Diplomas from San Diego City College

Incarceration to graduation - Changing lives at City College

March 11, 2016 | San Diego Community College District

Gabriel Hines and Ronald Nunez credit San Diego City College with helping turn their lives around.  Both are involved in the college Parker’s Scholars program, an ambitious effort targeting young adults who have had their fair share of run-ins with the law.

“The professors I’ve met being here in school, connecting with people, it’s showing I can succeed in life,” said Hines, 25, who enrolled at City College in the fall and aspires to become a middle school art teacher. “I’m here to unlock the potential I didn’t know I had. I’m here for the long run. The only time I’m leaving is when I go to a university.”

Both men have lived their lives making bad decisions that ultimately led to incarceration.  But both are now ready to begin again.  Nunez started college in the spring of 2014 and is now studying business administration.

“This is not the end for me at City College,” said Nunez, who was acing all but one of his courses. “This is the beginning.”

The Parker’s Scholars program, also known as Incarceration to Graduation, offers counseling, peer tutoring and a sense of community to approximately 40 young men and women looking for another chance.  Participants represent a pool of untapped potential, said Nesha Savage, the San Diego City College Counseling Department Chair who spearheaded the project. “With ongoing support, Parker’s Scholars can earn college degrees and certificates, find careers in high-demand fields, and make meaningful contributions to the larger community.”

Virtually all are first-generation college students.  “They are all low-income,” Savage said. “They have not had the role models with a college-going mindset to support them.”

But they are succeeding as Parker scholars. A recent analysis showed a retention rate of 85 percent, a rate slightly exceeding that of the general student population.

“San Diego has one of the highest recidivism rates in the California,” said Dr. Anthony E. Beebe, President of City College. “This is a huge cost in crime to the community, to the judicial system, and to humanity, in general.  I’m glad we have seen such success in our Parker’s Scholars program.”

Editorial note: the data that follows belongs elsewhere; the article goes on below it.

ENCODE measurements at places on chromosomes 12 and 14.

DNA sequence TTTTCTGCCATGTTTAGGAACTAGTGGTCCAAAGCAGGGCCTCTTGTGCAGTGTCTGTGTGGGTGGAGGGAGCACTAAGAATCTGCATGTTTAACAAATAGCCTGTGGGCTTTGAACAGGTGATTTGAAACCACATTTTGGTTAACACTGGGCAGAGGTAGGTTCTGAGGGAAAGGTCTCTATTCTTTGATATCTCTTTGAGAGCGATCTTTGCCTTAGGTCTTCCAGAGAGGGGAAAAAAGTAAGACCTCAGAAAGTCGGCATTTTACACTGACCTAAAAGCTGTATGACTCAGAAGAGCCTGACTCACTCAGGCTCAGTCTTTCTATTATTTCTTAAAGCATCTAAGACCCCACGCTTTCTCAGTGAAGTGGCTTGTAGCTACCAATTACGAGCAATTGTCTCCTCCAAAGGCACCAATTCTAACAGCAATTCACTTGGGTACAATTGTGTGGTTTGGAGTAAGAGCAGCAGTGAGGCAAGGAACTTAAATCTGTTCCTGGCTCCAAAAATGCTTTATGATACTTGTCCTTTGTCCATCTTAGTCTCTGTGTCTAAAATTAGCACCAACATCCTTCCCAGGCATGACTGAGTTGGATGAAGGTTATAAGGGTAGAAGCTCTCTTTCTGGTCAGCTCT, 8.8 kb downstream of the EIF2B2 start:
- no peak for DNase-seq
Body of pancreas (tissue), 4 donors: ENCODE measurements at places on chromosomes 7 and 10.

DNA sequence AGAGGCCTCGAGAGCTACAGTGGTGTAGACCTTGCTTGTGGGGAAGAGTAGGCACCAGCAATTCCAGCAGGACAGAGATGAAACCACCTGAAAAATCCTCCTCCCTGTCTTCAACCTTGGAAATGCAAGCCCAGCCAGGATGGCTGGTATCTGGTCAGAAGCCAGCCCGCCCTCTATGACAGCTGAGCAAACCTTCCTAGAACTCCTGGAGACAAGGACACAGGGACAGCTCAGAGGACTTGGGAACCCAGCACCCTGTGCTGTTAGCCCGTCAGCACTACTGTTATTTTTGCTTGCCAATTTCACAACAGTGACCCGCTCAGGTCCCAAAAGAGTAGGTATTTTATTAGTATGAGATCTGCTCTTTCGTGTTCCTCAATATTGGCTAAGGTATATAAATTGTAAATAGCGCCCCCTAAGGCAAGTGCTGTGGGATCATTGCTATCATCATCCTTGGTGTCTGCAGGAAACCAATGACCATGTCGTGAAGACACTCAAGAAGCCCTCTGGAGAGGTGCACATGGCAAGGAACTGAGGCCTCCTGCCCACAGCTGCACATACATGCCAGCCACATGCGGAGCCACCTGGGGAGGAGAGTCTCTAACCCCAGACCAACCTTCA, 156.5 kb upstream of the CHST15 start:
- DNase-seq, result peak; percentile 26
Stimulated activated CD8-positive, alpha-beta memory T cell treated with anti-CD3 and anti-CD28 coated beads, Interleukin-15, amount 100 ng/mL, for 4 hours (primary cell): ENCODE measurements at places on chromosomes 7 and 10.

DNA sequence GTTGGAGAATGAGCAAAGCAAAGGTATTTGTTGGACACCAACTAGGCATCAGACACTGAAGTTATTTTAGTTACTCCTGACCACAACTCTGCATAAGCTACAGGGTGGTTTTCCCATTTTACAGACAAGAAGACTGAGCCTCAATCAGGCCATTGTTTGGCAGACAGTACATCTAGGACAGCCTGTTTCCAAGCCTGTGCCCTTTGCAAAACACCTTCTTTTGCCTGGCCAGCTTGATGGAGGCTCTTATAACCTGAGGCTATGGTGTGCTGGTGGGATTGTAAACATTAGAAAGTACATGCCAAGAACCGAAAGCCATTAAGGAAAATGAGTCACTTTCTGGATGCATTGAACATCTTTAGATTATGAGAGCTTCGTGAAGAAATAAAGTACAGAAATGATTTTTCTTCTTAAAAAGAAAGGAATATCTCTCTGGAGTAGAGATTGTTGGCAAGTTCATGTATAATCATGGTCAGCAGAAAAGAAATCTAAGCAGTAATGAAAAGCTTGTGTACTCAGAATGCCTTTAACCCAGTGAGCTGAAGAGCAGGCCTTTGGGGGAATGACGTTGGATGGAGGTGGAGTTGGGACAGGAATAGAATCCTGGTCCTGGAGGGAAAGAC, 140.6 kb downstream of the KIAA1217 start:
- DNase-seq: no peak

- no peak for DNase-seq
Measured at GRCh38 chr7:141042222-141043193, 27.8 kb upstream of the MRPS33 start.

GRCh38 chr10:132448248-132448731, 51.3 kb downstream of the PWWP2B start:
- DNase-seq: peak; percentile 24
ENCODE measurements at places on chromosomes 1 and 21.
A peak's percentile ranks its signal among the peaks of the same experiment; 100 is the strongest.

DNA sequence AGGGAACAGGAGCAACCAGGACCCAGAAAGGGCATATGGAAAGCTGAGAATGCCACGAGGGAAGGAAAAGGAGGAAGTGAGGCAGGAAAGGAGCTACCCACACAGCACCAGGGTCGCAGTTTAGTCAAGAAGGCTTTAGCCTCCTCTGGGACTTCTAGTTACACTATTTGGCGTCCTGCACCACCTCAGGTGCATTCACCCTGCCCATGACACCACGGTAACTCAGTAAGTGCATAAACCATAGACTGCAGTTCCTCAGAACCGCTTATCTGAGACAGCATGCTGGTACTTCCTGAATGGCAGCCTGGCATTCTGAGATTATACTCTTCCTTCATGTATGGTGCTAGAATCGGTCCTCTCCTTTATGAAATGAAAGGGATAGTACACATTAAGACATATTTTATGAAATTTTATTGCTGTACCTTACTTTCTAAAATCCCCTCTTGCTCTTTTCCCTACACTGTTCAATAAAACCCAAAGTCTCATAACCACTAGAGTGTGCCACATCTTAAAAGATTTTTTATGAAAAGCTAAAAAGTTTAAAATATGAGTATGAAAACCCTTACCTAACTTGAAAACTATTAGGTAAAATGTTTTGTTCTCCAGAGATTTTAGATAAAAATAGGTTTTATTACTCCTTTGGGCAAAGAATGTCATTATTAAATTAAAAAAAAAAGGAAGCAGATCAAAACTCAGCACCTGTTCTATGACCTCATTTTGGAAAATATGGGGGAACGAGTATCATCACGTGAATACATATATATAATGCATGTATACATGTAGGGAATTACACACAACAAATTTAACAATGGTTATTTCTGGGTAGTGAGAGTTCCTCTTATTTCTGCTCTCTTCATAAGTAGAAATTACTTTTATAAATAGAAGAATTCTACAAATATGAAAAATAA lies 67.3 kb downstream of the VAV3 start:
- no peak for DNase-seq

The effort is named for the $60,000 Parker Foundation grant that paid for the inaugural year of the program in 2014-15. The grant covered field trips to universities, student assessment, and a $500 stipend to cover books and supplies. Costs are now covered through City College’s Student Success and Support Program, a state-funded endeavor promoting for-credit community college students to be successful in their educational efforts, but the $500 stipends have been eliminated.

The money is well spent. According to the California Legislative Analyst’s Office, it cost more than $47,000 annually to incarcerate someone in a state prison.

The Parker’s Scholars program evolved through contributions from an array of educational leaders, including Dr. Julianna Barnes, the new president at Cuyamaca College who was serving as dean of student development and matriculation at San Diego City College at the time and was instrumental in creating the First Year Experience program at the campus, along with Dr. Terry Burgess, the former City College president who found the funds to support the campus HUBU project in its infancy.

“Not a lot of programs like this exist in the region,” said Alberto ‘Beto’ Vasquez who works with the City College Outreach Department and last year organized the STEM Equity Initiative, which brought six City College students – including a pair of Parker’s Scholars – to visit UC San Francisco, Stanford University, and Cal State University Monterey to meet with first-generation graduate students and faculty members from similar backgrounds. “What makes it even more vital is that a lot of people who would have otherwise been incarcerated are now being kicked out of the system because of jail crowding, and they’re not really being provided the resources or the options to help them out.”

“If we let them just fend for themselves,” Vasquez continued, “too many will fall into the same trap. This provides them with a viable option to a criminal lifestyle.”

Between the Parker’s Scholars effort, Hermanos Unidos/Brothers United (HUBU), a model First Year Experience program, and an annual Passport to Life connecting nearly 1,000 current and former probationers to a bevy of educational resources and testimonials from former incarcerated youth who have turned their life around, San Diego City College has taken the lead on serving the underserved.

Key to the Parker’s Scholars program is a personal growth course. “It is a course aimed at providing Parker’s Scholars with a sense of belonging, a place where they can build trust and rapport, a place where they can build community and find that we want them here, we expect them here, we will help them succeed here,” said Savage. “We’re supporting them in creating the mindset that they are going to be a successful student.”

Nunez said the personal growth course has been vital. “It’s common sense things, really, but it offers a structured way to look into yourself. It’s helped me learn a lot about myself and has made me do a lot of reflection. There are some strategies that help, and there are some that don’t, but it’s all there to help you succeed in life.”

“I’m not looking for the easy way out anymore,” Nunez added. “There is no easy way out.”

Subscribe to newscenter

Upcoming Events

More Events